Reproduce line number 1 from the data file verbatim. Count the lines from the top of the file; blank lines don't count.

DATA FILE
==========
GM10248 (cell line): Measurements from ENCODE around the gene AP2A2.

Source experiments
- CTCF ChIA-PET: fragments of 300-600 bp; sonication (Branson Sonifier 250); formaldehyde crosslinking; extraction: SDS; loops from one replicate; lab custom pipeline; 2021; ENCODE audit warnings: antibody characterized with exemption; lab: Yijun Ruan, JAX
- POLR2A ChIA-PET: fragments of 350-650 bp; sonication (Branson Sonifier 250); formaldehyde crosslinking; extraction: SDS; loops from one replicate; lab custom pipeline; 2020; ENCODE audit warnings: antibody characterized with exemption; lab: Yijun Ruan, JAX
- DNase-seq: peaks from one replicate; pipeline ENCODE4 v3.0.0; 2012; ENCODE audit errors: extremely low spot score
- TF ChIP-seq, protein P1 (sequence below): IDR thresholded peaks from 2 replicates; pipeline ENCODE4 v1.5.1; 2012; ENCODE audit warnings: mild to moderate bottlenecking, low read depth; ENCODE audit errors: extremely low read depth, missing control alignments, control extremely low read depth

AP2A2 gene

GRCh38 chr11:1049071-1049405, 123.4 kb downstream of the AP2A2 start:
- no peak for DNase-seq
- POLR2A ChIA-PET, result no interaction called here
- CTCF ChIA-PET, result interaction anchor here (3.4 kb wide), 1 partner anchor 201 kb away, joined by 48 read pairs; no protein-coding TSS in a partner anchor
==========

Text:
GM10248 (cell line): Measurements from ENCODE around the gene AP2A2.